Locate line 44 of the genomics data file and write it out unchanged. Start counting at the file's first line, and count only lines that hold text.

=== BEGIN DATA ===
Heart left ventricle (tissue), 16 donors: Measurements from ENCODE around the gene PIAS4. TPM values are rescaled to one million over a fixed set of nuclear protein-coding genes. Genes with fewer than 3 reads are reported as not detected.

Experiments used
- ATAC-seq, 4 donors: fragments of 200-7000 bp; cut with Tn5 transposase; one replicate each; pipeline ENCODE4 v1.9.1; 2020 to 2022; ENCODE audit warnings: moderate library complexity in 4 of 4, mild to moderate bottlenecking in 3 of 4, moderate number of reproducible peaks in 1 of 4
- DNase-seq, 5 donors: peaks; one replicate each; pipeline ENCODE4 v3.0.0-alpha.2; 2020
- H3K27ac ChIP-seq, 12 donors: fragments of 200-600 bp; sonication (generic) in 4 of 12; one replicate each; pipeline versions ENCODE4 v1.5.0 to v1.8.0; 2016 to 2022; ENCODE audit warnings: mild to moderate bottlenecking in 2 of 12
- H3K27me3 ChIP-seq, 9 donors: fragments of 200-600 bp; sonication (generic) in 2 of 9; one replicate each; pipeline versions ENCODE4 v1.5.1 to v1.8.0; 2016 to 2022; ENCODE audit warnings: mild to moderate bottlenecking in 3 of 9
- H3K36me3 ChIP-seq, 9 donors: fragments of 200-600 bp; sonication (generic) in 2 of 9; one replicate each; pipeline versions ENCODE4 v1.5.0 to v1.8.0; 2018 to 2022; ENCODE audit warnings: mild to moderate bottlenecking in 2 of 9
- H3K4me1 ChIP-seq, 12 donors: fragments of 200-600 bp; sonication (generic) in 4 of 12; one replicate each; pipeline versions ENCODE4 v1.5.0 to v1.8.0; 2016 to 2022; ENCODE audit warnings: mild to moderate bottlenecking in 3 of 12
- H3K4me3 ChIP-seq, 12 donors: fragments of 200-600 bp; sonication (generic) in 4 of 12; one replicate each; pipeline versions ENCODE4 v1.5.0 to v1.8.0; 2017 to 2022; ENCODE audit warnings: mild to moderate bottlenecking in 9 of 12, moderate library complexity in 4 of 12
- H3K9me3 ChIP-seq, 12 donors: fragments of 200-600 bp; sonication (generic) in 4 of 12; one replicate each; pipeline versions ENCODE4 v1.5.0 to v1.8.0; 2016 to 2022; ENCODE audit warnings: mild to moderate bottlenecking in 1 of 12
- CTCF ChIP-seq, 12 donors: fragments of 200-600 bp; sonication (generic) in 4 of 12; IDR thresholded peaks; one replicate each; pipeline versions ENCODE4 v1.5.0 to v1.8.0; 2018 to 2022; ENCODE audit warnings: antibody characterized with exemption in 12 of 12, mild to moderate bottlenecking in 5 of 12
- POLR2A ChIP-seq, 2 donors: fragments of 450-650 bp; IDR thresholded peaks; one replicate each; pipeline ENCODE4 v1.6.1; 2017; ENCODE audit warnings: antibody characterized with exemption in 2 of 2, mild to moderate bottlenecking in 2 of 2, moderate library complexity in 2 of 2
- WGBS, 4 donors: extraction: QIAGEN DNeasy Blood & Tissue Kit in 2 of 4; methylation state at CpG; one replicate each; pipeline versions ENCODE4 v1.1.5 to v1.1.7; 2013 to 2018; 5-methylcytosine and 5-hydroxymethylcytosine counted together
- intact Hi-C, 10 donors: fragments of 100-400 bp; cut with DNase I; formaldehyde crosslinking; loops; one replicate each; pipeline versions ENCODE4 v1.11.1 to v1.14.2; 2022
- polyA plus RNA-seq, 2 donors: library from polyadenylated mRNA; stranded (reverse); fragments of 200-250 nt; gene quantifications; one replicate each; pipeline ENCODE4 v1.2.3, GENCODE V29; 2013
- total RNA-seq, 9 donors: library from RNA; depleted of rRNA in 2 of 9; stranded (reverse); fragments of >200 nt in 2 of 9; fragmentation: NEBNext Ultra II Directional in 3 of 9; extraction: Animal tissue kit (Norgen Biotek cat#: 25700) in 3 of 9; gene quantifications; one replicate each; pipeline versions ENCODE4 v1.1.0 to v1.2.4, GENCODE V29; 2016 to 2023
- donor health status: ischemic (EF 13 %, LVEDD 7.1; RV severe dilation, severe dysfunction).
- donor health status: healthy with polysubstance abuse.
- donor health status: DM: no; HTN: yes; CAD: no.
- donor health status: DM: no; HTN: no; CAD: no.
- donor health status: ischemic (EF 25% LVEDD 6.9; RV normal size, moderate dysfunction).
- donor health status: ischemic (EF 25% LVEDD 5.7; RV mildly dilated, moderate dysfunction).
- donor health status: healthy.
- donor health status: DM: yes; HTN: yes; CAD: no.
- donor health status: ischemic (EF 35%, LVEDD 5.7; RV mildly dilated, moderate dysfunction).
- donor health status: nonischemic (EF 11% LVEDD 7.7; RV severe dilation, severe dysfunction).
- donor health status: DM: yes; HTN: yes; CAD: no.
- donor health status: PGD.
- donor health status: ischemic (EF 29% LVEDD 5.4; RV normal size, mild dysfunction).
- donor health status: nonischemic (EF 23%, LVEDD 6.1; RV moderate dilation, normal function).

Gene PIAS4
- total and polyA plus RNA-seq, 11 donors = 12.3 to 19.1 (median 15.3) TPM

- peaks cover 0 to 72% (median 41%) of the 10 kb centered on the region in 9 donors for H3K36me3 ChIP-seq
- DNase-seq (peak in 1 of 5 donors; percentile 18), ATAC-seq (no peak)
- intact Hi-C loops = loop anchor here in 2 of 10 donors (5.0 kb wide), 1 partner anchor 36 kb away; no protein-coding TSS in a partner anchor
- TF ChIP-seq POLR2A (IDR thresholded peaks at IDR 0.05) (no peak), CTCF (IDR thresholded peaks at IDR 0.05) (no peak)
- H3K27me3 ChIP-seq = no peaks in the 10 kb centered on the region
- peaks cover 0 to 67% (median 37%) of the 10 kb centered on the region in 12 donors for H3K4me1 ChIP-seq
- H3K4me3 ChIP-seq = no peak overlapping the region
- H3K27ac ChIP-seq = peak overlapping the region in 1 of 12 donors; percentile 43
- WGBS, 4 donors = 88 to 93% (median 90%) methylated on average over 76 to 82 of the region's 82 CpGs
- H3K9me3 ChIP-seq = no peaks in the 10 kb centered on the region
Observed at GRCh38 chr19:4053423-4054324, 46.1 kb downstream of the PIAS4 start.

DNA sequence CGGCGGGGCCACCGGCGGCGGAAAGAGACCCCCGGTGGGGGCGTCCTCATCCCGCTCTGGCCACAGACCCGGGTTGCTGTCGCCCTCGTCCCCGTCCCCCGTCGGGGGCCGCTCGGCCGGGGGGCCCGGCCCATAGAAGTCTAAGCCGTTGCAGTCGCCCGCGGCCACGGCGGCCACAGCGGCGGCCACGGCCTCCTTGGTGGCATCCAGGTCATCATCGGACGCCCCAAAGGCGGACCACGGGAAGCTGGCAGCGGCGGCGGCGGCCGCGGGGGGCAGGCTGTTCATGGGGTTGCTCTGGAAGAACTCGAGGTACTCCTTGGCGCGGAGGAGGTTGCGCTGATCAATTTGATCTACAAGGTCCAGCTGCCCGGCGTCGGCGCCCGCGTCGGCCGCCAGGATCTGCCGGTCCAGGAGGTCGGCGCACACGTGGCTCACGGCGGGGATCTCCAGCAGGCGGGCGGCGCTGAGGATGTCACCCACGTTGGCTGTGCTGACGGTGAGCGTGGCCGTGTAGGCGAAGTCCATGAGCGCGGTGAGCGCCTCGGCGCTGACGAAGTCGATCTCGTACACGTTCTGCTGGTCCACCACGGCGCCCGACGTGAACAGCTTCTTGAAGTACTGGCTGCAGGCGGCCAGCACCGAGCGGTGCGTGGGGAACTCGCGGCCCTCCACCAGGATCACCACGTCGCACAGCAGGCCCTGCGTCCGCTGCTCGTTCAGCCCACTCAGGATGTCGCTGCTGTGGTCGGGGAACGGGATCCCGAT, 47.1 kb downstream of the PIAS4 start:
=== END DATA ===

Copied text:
DNA sequence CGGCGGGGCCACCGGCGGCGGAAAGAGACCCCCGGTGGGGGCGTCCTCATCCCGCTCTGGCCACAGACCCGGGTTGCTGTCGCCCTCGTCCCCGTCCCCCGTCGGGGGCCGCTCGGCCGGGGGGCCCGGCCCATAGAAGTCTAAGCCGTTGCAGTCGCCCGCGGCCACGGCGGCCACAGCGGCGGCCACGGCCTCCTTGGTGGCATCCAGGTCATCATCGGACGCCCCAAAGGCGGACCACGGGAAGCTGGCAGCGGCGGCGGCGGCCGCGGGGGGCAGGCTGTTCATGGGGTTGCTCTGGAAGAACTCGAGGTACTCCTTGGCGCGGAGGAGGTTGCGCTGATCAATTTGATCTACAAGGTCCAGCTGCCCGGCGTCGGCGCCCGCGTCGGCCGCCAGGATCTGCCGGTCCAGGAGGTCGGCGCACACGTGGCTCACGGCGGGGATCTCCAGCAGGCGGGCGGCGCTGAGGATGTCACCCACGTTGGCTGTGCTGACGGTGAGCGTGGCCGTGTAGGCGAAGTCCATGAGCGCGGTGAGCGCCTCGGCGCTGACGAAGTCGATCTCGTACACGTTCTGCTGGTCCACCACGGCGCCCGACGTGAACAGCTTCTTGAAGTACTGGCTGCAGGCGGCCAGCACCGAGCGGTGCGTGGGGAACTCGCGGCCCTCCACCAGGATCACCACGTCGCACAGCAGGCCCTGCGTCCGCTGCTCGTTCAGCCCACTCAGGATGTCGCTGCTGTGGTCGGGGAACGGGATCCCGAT, 47.1 kb downstream of the PIAS4 start: